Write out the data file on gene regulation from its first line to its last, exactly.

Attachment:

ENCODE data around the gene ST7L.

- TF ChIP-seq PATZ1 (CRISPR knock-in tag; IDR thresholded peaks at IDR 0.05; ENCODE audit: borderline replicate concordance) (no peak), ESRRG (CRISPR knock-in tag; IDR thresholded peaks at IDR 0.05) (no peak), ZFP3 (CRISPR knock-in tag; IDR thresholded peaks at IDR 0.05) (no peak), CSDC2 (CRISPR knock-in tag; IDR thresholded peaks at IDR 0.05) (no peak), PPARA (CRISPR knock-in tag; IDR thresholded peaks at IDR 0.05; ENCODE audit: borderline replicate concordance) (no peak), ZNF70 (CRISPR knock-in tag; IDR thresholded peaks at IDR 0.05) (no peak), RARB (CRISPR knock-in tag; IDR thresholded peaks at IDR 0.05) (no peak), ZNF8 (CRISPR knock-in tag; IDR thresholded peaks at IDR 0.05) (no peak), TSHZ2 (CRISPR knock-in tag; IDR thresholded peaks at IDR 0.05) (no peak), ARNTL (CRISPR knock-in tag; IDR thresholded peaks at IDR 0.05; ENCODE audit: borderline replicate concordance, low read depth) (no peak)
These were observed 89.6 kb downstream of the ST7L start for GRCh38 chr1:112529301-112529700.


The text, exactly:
ENCODE data around the gene ST7L.

- TF ChIP-seq PATZ1 (CRISPR knock-in tag; IDR thresholded peaks at IDR 0.05; ENCODE audit: borderline replicate concordance) (no peak), ESRRG (CRISPR knock-in tag; IDR thresholded peaks at IDR 0.05) (no peak), ZFP3 (CRISPR knock-in tag; IDR thresholded peaks at IDR 0.05) (no peak), CSDC2 (CRISPR knock-in tag; IDR thresholded peaks at IDR 0.05) (no peak), PPARA (CRISPR knock-in tag; IDR thresholded peaks at IDR 0.05; ENCODE audit: borderline replicate concordance) (no peak), ZNF70 (CRISPR knock-in tag; IDR thresholded peaks at IDR 0.05) (no peak), RARB (CRISPR knock-in tag; IDR thresholded peaks at IDR 0.05) (no peak), ZNF8 (CRISPR knock-in tag; IDR thresholded peaks at IDR 0.05) (no peak), TSHZ2 (CRISPR knock-in tag; IDR thresholded peaks at IDR 0.05) (no peak), ARNTL (CRISPR knock-in tag; IDR thresholded peaks at IDR 0.05; ENCODE audit: borderline replicate concordance, low read depth) (no peak)
These were observed 89.6 kb downstream of the ST7L start for GRCh38 chr1:112529301-112529700.